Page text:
Pharming announced positive results from a phase III trial of Rhucin for the treatment of Hereditary Angioedema (HAE). This double-blind placebo-controlled study was conducted across several sites in Europe. Data is from the first 28 treated subjects who were randomized to either Rhucin or placebo. The primary endpoint, time to beginning of symptom relief, reached statistical significance. The subjects in the Rhucin arm reported first relief at a median time of 60 minutes compared to 8.5 hours for the placebo arm (p=0.0009). The secondary endpoint, time to minimal symptoms, also reached statistical significance,. The Rhucin arm reported minimal symptoms at a median time of 6.1 hours compared with 20.2 hours for the placebo arm (p=0.0038). Treatment was well tolerated, with no reported adverse events. Pharming recently submitted a MAA in Europe and phase III trials are ongoing in the US.

April 23, 2007

Dyax released positive top-line results from a phase III trial, dubbed EDEMA3, of DX-88 for the treatment of hereditary angioedema (HAE). This 72 subjects internationally and was conducted in two phases: a double-blind, placebo-controlled phase and a repeat dosing phase. In the first phase subjects received either a single 30 mg subcutaneous dose of DX-88 or placebo. After subjects received one treatment in the placebo controlled phase they were eligible for the repeat dosing phase. The primary endpoint, symptom improvement at four hours as measured by the Treatment Outcome Score (TOS), reached statistical significance with a p-value of 0.021. The two secondary endpoints also reached statistical significance. The assessment of individual symptom burden at four hours, as measured using the Mean Symptom Complex Severity score (MSCS) had a p-value of 0.024. Time to significant improvement in overall response, defined as patient reported symptoms as "a lot better" or "resolved" within the first 4 hours, had a median time of 149 minutes for the DX-88 group versus greater than four hours for the placebo group (p=0.044). Treatment was well tolerated, with no drug related serious adverse events. Dyax anticipates FDA approval of DX-88 in the second half of 2008.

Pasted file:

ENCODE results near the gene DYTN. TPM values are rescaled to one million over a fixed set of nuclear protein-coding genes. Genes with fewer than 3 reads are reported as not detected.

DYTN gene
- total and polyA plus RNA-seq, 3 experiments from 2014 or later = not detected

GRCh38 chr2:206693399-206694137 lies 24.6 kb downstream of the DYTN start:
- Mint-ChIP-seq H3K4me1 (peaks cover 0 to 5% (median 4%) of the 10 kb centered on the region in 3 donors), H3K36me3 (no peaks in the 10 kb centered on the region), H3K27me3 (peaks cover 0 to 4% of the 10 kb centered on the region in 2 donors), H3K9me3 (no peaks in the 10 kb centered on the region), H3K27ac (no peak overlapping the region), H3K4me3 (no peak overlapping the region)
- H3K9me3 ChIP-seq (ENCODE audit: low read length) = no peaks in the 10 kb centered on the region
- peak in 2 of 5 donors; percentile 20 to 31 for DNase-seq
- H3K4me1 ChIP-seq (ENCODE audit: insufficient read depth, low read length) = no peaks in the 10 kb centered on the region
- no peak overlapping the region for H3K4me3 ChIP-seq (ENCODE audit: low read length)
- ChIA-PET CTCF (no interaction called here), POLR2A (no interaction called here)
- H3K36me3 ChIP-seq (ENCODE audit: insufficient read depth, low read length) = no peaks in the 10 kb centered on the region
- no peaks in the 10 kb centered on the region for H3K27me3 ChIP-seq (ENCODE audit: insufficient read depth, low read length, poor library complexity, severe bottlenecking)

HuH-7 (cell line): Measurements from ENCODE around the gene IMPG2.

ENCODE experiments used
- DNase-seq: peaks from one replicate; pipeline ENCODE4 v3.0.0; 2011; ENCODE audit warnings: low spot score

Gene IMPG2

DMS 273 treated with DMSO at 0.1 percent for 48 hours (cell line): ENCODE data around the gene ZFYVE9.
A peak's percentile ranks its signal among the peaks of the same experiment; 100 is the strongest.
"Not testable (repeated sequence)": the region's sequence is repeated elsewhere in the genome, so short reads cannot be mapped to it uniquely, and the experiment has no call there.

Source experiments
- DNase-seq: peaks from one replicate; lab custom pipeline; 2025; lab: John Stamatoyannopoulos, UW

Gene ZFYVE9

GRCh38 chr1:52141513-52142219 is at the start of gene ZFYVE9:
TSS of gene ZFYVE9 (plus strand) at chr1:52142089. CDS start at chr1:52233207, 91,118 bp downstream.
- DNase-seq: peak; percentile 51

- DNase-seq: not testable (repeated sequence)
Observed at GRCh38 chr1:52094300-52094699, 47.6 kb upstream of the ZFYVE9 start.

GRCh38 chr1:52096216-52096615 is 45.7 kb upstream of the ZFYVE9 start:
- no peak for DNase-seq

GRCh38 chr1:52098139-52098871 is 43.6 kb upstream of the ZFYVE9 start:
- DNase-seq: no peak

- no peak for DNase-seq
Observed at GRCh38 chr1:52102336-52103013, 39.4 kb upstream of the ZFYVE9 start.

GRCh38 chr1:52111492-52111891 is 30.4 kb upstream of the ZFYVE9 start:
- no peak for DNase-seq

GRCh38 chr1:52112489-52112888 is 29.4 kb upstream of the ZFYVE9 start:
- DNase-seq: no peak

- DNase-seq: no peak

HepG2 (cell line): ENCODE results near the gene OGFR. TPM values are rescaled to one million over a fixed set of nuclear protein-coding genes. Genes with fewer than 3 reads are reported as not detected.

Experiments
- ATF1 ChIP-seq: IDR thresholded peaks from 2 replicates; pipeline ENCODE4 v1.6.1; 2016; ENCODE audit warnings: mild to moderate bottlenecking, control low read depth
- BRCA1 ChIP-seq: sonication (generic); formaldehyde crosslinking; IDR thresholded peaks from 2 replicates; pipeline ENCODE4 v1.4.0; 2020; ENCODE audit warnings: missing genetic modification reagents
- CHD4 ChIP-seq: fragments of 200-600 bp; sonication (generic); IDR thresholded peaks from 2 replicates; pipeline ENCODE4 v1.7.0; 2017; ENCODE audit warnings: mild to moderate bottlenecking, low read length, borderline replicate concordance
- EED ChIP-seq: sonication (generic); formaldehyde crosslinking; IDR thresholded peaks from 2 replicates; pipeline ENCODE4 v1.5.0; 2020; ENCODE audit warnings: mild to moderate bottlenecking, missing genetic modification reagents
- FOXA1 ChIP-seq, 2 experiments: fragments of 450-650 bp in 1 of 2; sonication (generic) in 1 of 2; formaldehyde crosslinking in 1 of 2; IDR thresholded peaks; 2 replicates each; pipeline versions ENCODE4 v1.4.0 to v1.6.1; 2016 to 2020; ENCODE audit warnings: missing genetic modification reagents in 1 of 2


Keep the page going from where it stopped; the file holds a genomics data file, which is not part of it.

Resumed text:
March 19, 2007

Lev issued positive interim results from a phase III trial of C1-INH for thetreatment of hereditary angioedema (HAE). This multi-center, placebo-controlled,double-blind study, dubbed CHANGE (C1-inhibitor in Hereditary AngioedemaNanofiltration Generation evaluating Efficacy), was conducted in two phases. Inthe acute phase, 71 subjects with moderate to severe acute HAE attacks in theface, abdomen or genitals were enrolled. Efficacy and safety parameters wereobserved. In the ongoing prophylactic phase subjects with more severe HAE wereenrolled. Again, safety and efficacy parameters were observed. Treatment waswell tolerated with no drug-related serious adverse events, no immunogenicityand no reported injection site reactions. Results revealed that the primaryendpoint in the acute phase was reached. The median time to sustained symptomrelief of 2.0 hours for subjects receiving C1-INH compared to greater than fourhours for those receiving placebo (p=0.026). Based on the results, Lev plans tofile a BLA with the FDA in Q2 of 2007 for the acute treatment of HAE.